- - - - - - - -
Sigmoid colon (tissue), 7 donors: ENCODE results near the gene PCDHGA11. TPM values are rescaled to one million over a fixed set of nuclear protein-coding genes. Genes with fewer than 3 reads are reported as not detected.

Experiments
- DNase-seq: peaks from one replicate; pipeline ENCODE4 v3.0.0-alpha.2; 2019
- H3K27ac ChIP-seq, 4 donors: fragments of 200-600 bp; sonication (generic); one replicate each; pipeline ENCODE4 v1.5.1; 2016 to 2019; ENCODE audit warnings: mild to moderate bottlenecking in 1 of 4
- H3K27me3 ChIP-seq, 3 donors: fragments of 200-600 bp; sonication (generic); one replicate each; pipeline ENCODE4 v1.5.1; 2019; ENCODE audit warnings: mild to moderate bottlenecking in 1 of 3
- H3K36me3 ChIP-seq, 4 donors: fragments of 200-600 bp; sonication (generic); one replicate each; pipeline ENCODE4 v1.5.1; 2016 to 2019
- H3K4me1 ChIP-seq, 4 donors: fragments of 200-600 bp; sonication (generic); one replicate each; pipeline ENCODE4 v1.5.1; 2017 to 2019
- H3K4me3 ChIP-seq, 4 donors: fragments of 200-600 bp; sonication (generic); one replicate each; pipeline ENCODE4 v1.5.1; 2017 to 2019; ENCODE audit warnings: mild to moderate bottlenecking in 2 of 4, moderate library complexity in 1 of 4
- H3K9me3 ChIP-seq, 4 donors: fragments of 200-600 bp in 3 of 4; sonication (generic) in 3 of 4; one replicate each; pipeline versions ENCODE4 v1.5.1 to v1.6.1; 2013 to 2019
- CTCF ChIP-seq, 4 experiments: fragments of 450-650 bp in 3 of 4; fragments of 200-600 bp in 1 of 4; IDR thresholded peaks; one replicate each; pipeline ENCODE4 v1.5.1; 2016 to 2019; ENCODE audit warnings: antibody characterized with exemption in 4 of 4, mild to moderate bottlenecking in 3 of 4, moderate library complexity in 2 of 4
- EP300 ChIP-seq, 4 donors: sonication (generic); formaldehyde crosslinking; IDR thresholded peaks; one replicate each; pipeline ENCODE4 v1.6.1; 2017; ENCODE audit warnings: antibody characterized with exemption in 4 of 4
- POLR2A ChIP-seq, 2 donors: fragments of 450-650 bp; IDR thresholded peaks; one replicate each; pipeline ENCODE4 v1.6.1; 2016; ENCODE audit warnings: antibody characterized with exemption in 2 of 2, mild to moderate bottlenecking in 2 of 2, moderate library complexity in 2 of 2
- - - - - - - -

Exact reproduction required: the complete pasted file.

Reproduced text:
Sigmoid colon (tissue), 7 donors: ENCODE results near the gene PCDHGA11. TPM values are rescaled to one million over a fixed set of nuclear protein-coding genes. Genes with fewer than 3 reads are reported as not detected.

Experiments
- DNase-seq: peaks from one replicate; pipeline ENCODE4 v3.0.0-alpha.2; 2019
- H3K27ac ChIP-seq, 4 donors: fragments of 200-600 bp; sonication (generic); one replicate each; pipeline ENCODE4 v1.5.1; 2016 to 2019; ENCODE audit warnings: mild to moderate bottlenecking in 1 of 4
- H3K27me3 ChIP-seq, 3 donors: fragments of 200-600 bp; sonication (generic); one replicate each; pipeline ENCODE4 v1.5.1; 2019; ENCODE audit warnings: mild to moderate bottlenecking in 1 of 3
- H3K36me3 ChIP-seq, 4 donors: fragments of 200-600 bp; sonication (generic); one replicate each; pipeline ENCODE4 v1.5.1; 2016 to 2019
- H3K4me1 ChIP-seq, 4 donors: fragments of 200-600 bp; sonication (generic); one replicate each; pipeline ENCODE4 v1.5.1; 2017 to 2019
- H3K4me3 ChIP-seq, 4 donors: fragments of 200-600 bp; sonication (generic); one replicate each; pipeline ENCODE4 v1.5.1; 2017 to 2019; ENCODE audit warnings: mild to moderate bottlenecking in 2 of 4, moderate library complexity in 1 of 4
- H3K9me3 ChIP-seq, 4 donors: fragments of 200-600 bp in 3 of 4; sonication (generic) in 3 of 4; one replicate each; pipeline versions ENCODE4 v1.5.1 to v1.6.1; 2013 to 2019
- CTCF ChIP-seq, 4 experiments: fragments of 450-650 bp in 3 of 4; fragments of 200-600 bp in 1 of 4; IDR thresholded peaks; one replicate each; pipeline ENCODE4 v1.5.1; 2016 to 2019; ENCODE audit warnings: antibody characterized with exemption in 4 of 4, mild to moderate bottlenecking in 3 of 4, moderate library complexity in 2 of 4
- EP300 ChIP-seq, 4 donors: sonication (generic); formaldehyde crosslinking; IDR thresholded peaks; one replicate each; pipeline ENCODE4 v1.6.1; 2017; ENCODE audit warnings: antibody characterized with exemption in 4 of 4
- POLR2A ChIP-seq, 2 donors: fragments of 450-650 bp; IDR thresholded peaks; one replicate each; pipeline ENCODE4 v1.6.1; 2016; ENCODE audit warnings: antibody characterized with exemption in 2 of 2, mild to moderate bottlenecking in 2 of 2, moderate library complexity in 2 of 2